Presidents may pass away, but they keep working.
That’s what I’ve learned as I’ve been traveling across the country to see their gravesites. Our chiefs of state tend to keep busy even after they enter what I call the “post-post-presidency.” The question is: why? Why don’t they just lay there like the rest of us do?
Because we have so much for them to do, of course! We name streets and schools after them. We put them on our money. They are the basis of works of stirring art and stupefying commerce. We make them larger than life on mountains; then we cut them back down to size with kitsch.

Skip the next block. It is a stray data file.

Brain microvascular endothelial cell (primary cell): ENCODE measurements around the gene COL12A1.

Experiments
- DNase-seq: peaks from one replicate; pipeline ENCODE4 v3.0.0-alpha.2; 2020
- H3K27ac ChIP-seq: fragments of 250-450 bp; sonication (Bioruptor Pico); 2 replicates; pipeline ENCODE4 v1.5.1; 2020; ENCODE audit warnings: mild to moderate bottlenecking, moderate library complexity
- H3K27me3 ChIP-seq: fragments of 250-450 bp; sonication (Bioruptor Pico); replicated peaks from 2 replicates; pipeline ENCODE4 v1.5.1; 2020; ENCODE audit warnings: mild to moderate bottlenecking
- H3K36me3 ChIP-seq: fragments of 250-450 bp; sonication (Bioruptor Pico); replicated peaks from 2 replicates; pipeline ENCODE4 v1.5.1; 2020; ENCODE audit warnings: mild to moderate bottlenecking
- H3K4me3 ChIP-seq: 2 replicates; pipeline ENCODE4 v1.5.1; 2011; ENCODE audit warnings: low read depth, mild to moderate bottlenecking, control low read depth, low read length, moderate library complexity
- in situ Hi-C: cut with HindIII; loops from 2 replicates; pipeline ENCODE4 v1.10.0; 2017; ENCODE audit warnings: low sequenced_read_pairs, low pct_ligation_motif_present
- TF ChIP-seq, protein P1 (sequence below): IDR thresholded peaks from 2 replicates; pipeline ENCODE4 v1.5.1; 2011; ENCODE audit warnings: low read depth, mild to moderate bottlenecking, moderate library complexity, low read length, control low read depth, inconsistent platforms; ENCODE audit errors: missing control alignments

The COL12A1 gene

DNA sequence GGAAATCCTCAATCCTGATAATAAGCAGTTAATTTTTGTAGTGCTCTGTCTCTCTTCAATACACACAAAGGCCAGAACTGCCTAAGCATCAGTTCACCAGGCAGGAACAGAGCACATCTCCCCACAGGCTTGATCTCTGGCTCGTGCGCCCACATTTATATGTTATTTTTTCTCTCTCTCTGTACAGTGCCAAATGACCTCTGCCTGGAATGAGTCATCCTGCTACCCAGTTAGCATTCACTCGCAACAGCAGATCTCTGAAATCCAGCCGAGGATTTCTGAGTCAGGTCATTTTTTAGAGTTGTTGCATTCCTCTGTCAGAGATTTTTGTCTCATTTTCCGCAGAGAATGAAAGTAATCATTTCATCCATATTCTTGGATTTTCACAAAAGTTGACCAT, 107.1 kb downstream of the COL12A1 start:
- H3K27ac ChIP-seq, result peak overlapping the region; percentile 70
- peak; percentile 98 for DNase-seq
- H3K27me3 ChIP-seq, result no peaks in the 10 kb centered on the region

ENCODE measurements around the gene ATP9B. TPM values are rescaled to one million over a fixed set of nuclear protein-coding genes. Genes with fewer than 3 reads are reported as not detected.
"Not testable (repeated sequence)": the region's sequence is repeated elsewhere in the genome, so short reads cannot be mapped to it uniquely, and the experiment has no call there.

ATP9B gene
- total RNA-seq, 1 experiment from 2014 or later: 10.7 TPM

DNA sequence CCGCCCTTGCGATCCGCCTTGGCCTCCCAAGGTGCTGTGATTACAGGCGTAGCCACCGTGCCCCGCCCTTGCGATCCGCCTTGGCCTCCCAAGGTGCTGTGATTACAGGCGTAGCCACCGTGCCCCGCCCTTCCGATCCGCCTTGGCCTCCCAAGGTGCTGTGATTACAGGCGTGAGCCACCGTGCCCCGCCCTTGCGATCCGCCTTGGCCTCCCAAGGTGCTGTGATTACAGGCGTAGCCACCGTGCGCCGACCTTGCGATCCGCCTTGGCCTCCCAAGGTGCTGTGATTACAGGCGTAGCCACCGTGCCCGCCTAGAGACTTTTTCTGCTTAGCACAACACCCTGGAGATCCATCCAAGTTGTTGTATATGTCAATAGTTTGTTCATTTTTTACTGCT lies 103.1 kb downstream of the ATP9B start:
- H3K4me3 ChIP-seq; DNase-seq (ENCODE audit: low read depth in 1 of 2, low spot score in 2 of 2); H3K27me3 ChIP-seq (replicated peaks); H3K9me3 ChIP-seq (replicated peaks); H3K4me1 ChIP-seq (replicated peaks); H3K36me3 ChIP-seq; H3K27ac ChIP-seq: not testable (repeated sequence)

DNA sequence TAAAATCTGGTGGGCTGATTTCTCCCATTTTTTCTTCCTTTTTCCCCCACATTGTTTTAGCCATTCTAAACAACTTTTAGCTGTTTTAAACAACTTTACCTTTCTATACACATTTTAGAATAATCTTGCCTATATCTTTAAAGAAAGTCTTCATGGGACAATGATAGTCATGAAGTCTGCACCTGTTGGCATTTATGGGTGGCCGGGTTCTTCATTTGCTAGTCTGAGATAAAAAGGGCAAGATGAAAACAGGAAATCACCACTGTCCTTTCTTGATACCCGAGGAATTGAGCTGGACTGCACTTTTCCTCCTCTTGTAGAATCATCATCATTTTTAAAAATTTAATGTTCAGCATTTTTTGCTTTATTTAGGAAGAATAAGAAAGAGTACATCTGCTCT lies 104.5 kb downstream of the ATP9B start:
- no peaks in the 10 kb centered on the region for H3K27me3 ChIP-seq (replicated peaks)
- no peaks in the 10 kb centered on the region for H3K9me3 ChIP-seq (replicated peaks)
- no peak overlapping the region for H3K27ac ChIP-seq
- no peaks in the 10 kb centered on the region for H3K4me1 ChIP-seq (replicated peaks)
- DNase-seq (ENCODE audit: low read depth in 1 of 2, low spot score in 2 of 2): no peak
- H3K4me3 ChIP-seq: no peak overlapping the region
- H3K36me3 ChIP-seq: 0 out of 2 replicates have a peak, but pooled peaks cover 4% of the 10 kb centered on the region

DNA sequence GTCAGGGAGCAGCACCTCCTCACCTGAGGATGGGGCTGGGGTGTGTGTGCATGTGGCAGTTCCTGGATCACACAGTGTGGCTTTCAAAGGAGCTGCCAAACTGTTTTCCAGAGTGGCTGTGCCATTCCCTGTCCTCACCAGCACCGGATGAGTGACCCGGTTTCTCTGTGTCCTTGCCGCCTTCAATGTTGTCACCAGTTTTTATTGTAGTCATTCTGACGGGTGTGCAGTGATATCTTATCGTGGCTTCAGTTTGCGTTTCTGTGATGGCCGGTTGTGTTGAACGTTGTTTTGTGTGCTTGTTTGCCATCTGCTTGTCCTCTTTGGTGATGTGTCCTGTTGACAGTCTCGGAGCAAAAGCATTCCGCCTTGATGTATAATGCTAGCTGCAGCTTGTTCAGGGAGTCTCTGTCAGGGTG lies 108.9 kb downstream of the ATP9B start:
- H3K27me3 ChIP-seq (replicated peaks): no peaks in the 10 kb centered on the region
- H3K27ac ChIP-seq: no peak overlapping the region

Like funerals, memorials are less about the dead than the living. In life, what the presidents do matters; after that, what matters is what we do with and in their names. And we do a lot. And it keeps them living on long after they’re gone. Being a dead president is about as close to civic immortality as one gets in this part of the world.
So with that in mind, I’m traveling this country of ours to pay my respects to the people with whom our national buck has stopped. Even in death, they have much to tell us.
Not literally, of course.
John H. Robinson
Caroline Carter Smith
and several anonymous donors